Written for the 2014 birthday of Cairistiona.
Taking Matters Into Their Own Hands
"Honey?" Pippin asked.
"That's for a sore throat, Pip," Frodo said.
"Good for coughs, that is," Sam nodded knowingly. "Not so much for pain."
"But willow bark is so bitter," Pippin said stubbornly. "Why can't Master Elrond give Strider one of the good ones first, and then sneak the willow bark into his tea?"
"We don't even know if Master Elrond has anything like that in mind," Merry said.
"Yes he does," Frodo said darkly. "We should hide Aragorn under the bed and pretend he's wandered off somewhere."
"Frodo," Merry said patiently, "just because you were plied with potions just a few weeks ago is no reason to assume that-"
"Gentlemen!" Aragorn interrupted. The conspiratorial huddle of hobbits next to his bed looked his way for the first time in several minutes. "While I appreciate your concern, I have not requested - nor do I need - any potions for pain, coughs, or any other ailment." He sat up with difficulty, cradling his splinted wrist, to survey his bandaged knee. "In fact, I scarcely need this 'bed rest' the master of this House has advised. A Ranger knows how to disregard pain."
"So you are in pain," Merry declared triumphantly.
"And why do you have to disregard it anyway?" Pippin asked curiously. "You're not rangering right now, are you?"
"At least now your boots will be repaired," Merry assured him. "I'm not surprised you slipped on those rocks near the waterfall, with them as worn as they were."
"I should have been more careful," Aragorn admitted. "Our journey here was a long one, as were my wanderings before we met in Bree. I neglected to notice that my boots were no longer as reliable as I am used to."
"Bare feet are much more practical anyway," Sam said boldly.
"Absolutely," Pippin agreed, lifting one for Aragorn's inspection. The Ranger studied the meticulously brushed fur and the youngster's wriggling toes, hard-pressed to keep from grinning. The pride the hobbits took in their feet had become obvious to him during their journey. Even after Frodo had been wounded, Sam and his cousins ensured that his feet were regularly and tenderly cared for - something he had observed that Frodo found to be quite soothing.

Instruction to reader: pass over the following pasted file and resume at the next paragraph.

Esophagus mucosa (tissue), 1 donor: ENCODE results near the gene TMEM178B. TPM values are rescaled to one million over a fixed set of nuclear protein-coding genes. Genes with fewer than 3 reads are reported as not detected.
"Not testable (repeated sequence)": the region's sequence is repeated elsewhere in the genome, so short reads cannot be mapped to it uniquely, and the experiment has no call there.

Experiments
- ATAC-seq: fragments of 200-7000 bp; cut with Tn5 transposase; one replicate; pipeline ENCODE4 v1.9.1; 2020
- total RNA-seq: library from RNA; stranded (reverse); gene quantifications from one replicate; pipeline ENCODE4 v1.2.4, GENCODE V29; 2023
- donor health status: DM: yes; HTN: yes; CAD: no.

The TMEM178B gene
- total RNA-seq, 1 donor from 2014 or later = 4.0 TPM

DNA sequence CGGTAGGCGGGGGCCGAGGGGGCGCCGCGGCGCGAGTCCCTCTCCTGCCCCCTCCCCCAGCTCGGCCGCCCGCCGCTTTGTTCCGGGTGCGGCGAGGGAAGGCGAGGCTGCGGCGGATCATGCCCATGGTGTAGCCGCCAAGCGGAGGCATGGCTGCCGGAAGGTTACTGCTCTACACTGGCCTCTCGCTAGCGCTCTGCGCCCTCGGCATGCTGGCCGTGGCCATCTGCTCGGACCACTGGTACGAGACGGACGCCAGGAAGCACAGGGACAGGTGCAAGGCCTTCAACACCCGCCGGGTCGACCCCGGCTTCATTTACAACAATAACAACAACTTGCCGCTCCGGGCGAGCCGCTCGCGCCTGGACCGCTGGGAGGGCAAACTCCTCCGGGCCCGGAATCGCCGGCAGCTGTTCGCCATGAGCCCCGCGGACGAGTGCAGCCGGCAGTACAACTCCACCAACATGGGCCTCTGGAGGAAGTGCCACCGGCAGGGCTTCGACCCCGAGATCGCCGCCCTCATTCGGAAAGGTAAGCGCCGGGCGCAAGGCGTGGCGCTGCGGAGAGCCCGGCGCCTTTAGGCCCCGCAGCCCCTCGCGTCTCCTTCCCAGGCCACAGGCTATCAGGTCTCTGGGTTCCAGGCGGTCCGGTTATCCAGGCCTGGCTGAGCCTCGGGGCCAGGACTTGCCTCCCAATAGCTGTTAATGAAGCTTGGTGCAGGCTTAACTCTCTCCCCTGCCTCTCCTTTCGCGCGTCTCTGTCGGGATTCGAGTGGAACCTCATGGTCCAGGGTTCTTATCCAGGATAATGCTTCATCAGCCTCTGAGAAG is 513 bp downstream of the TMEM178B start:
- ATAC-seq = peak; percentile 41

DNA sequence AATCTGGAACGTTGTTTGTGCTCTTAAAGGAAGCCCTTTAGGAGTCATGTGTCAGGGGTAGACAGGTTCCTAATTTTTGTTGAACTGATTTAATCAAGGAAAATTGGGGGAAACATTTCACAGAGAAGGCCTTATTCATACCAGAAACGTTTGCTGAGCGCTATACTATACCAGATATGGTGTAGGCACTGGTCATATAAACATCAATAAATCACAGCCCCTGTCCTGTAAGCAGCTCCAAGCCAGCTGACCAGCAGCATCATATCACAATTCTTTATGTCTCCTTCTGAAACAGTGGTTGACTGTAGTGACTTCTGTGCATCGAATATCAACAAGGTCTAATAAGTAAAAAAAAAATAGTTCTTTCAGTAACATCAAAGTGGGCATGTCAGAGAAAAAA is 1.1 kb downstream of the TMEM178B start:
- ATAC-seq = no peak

Frodo noted the Man's pallor, and urged him to lie down again, which Aragorn did with a resigned sigh. He heard hobbit voices quietly murmuring in the background, but found his attention wandering. He felt dizzied and battered, and also quite embarrassed. To make it to Rivendell unscathed only to be injured in a place he had visited dozens of times in his youth was a bit humiliating.
He was startled out of his musings by the creak of bedsprings. Something had obviously been decided without consulting him, as Merry and Sam had both climbed up on the bed. With only an exchange of looks and nods between them, they began to massage his bare feet. Aragorn opened his mouth to protest, but a stern look from Frodo kept him quiet. The two hobbits' nimble, skilled fingers manipulating his toes, arches, and tops of his feet was, he realized, very calming, and a wonderful distraction from the pain. As they worked, he found his limbs and whole body relaxing so much that he slowly felt himself drifting into a drowse.
"Good job, lads, that should be enough for now," he heard Frodo's voice from a distance. "Pip, guard the door and don't let any of those potions find their way in here. Merry, will you stay with him? Sam, let's you and I visit the kitchens and see what's going on there. Aragorn will be hungry later, and a good supper will be very strengthening. Later on we can..."
Aragorn heard no more as he sank into a deep sleep. When he awoke hours later, it was to the delicious smells of soup and freshly-baked bread. Opening his eyes, he was met by four smiling faces. And not a potion in sight.
Another ficlet about the hobbits tending to Aragorn is "Master Back-Walker" (chapter 13 of this series "Seeing Isn't Always Believing").